The U.S. State Department approved an estimated $325.8 million sale of four AT-6C Wolverine light attack aircraft with supporting equipment to Tunisia, the Defense Security Cooperation Agency said.
“The proposed sale will improve Tunisia’s ability to meet current and future threats by increasing their capability and capacity to counter-terrorism and other violent extremist organization threats,” the Wednesday, February 26 release said. “The AT-6 platform will bolster their capability to respond to and engage threats in multiple areas across the country.”
The proposed sale includes gravity and guided munitions, including 468 Mark 81 250-lb bombs, 48 500-lb Mark 82 bombs, Paveway II laser guidance units, 3,290 Advanced Precision Kill Weapon System (APKWS) laser guidance units for 2.75-inch rockets, six .50 caliber machine guns, and six L-3 WESCAM MX 15D Multi-Spectral Targeting Systems.
It also includes two spare Pratt and Whitney PT6A-68D 1600 SHP engines, as well as bomb components, rocket motors, practice bombs, construction, training, technical and logistics support.
The primary contractor is Textron Aviation Defense.
The two-seat AT-6 Wolverine is the armed version of the Beechcraft T-6 Texan propellor-driven trainer aircraft, designed to deliver close air support, precision strike and reconnaissance capabilities in low-intensity or permissive environments. In October 2019, the State Department approved the $234 million sale of 12 T-6 Texans to Tunisia, a sale that DSCA said at the time would help support Tunisia’s “counter-terrorism and border security missions.”
Interest in light attack aircraft, particularly propellor-driven models, has significantly increased in recent years. The AT-6 Wolverine featured alongside other aircraft, notably the rival Embraer/Sierra Nevada A-29 Super Tucano in U.S. Air Force light attack experiments, and small numbers of both aircraft were purchased for further testing.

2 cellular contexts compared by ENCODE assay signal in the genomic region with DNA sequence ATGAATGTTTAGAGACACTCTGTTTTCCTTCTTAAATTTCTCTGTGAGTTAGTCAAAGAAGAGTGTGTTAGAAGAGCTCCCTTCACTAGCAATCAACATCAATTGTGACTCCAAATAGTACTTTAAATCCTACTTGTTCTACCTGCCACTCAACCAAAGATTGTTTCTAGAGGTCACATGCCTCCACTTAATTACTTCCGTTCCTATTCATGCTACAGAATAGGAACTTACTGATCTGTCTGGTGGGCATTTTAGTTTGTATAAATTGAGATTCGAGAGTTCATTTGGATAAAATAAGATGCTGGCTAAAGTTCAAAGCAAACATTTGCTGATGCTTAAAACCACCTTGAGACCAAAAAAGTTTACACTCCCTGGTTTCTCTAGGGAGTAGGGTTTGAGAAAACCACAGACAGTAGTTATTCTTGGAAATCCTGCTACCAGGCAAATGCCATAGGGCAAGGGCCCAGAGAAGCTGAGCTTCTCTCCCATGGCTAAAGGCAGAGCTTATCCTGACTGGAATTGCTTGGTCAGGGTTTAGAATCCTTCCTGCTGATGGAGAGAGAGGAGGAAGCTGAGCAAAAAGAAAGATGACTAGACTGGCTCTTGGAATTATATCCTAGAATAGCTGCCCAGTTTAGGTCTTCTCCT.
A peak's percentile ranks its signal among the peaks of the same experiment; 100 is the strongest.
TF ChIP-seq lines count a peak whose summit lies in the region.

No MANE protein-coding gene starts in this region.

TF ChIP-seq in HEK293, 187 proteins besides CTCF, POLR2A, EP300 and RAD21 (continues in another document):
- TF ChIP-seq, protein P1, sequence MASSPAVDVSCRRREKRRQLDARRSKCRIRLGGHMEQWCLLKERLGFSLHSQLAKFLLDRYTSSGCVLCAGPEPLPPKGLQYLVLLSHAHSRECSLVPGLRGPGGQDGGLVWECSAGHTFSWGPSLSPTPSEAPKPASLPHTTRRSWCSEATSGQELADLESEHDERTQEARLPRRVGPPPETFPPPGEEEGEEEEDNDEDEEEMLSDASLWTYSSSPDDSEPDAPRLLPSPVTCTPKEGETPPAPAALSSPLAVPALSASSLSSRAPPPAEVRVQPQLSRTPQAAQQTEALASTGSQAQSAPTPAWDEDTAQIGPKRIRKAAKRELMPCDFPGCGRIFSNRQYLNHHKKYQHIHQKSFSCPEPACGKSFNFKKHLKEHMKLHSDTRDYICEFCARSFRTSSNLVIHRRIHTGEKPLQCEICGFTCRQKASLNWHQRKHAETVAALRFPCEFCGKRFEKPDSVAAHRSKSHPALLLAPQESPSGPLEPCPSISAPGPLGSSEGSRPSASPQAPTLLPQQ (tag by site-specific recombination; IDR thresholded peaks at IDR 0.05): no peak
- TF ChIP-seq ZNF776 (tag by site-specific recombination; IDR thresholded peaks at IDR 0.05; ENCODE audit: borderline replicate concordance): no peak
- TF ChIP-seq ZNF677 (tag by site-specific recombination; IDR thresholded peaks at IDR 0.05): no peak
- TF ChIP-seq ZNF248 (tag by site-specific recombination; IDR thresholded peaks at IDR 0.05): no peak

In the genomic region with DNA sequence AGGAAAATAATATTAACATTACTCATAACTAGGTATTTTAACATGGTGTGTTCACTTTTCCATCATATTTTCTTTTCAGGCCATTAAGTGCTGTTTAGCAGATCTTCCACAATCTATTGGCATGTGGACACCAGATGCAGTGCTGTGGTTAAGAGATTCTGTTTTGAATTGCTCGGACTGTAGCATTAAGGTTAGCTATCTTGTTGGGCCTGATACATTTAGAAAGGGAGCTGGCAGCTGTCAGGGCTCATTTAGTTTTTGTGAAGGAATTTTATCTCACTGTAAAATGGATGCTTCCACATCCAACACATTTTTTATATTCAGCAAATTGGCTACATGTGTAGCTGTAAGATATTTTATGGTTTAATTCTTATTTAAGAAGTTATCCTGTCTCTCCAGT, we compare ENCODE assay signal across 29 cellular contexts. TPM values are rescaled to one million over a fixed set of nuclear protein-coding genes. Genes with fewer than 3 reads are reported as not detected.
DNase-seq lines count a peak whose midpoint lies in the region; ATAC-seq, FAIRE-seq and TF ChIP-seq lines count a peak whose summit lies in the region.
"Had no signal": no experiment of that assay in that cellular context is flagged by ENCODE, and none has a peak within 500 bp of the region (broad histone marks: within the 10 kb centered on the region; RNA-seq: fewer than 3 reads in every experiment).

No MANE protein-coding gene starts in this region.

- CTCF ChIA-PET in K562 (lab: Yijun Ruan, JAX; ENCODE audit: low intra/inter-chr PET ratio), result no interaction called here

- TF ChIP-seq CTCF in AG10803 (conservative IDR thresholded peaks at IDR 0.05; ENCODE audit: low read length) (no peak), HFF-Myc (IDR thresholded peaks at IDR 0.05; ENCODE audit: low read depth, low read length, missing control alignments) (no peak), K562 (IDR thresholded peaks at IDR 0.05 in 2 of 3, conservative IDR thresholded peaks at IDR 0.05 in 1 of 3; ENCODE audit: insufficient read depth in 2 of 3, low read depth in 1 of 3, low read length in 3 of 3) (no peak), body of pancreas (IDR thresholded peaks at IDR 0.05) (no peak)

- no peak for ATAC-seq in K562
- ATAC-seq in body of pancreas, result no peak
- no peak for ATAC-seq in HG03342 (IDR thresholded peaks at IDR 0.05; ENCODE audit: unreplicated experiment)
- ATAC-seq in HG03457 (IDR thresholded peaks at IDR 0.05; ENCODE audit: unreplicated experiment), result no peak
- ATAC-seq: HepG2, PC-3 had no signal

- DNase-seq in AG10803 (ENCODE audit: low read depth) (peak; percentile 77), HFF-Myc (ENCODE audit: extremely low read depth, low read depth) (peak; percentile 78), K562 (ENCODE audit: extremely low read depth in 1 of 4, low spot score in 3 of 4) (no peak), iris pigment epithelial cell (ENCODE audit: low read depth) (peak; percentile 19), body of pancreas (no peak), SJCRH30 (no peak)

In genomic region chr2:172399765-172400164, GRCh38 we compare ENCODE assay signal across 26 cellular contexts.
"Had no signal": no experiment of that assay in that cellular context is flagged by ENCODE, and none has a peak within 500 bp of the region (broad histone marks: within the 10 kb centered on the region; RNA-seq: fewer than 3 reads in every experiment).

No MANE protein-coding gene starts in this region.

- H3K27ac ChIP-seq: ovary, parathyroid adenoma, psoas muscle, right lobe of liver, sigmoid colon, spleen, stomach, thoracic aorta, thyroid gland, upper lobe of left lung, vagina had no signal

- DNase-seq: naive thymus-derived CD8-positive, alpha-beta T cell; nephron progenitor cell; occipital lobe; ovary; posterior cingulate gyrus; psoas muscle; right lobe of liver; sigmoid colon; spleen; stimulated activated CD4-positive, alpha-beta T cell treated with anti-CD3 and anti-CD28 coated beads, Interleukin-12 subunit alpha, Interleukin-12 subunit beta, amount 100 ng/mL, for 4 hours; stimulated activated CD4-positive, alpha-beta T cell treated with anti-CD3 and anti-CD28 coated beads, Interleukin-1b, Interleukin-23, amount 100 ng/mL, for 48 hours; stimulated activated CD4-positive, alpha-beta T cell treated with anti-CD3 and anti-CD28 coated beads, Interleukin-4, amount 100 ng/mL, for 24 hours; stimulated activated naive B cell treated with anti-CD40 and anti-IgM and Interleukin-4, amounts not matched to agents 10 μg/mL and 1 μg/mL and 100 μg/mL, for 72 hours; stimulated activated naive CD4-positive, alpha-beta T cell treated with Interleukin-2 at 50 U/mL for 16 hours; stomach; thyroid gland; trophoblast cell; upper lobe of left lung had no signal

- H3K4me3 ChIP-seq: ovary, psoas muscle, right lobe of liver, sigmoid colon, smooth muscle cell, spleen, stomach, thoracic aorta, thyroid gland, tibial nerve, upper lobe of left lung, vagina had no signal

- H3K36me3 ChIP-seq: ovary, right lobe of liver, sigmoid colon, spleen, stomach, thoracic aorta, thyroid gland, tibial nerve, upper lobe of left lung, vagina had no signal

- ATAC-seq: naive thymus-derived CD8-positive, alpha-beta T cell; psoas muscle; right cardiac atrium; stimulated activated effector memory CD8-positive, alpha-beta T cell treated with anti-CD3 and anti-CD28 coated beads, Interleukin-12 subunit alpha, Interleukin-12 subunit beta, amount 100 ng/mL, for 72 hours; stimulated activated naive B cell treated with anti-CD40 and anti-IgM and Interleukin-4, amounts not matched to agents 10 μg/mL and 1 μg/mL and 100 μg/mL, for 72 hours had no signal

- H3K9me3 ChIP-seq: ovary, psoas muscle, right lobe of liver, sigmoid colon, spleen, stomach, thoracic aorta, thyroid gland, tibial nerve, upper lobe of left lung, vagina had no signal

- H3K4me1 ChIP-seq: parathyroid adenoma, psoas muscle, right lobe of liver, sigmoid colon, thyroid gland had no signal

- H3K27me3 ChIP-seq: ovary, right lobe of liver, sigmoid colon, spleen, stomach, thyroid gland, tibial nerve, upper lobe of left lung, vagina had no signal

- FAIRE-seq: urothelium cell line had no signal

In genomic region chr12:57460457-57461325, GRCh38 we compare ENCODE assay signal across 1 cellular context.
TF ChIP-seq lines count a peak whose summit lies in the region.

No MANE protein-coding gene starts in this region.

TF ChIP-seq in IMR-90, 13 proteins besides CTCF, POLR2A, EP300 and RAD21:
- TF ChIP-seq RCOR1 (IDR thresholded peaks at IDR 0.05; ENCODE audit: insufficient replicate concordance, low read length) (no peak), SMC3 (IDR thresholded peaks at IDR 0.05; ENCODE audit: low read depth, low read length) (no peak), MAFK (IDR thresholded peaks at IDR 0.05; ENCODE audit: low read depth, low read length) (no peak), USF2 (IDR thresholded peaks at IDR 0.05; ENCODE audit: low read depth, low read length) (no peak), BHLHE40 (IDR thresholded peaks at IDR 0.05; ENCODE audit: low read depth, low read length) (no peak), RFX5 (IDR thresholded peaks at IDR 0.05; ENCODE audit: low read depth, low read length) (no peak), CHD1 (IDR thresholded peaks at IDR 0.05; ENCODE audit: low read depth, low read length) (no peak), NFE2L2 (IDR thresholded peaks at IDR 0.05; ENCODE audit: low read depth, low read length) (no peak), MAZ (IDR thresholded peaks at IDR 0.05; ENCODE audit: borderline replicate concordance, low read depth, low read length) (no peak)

However, that light attack capability has now moved from the U.S. Air Force to Special Operations Command, with SOCOM earlier this month issuing a solicitation for “deployable and sustainable manned aircraft systems” to provide for its “armed overwatch” requirement. A total of 75 aircraft could be purchased.
Tunisia’s government has heavily relied on its military to secure its eastern border with Libya, which has seen intermittent civil war since a popular uprising backed by NATO overthrew long-time dictator Muammar Gaddafi in 2011.
Al-Qaeda and Islamic State affiliated groups have sought refuge in the country’s western mountains near the border with Algeria, and the Tunisian military conducted operations against both groups in 2019.
The U.S. and Tunisia have quietly increased military cooperation in recent years.
As part of a wider visit to Africa, René Clarke Cooper, the U.S. State Department’s assistant secretary for political-military affairs, will stop in Tunisia in early March, where he will meet with senior government officials before heading to the International Aerospace and Defense Exhibition in Djerba to meet with aerospace and defense industry executives.
Cooper will “join other senior U.S. government officials to advocate for U.S. companies offering the latest aerospace and defense technologies,” the State Department said on Wednesday.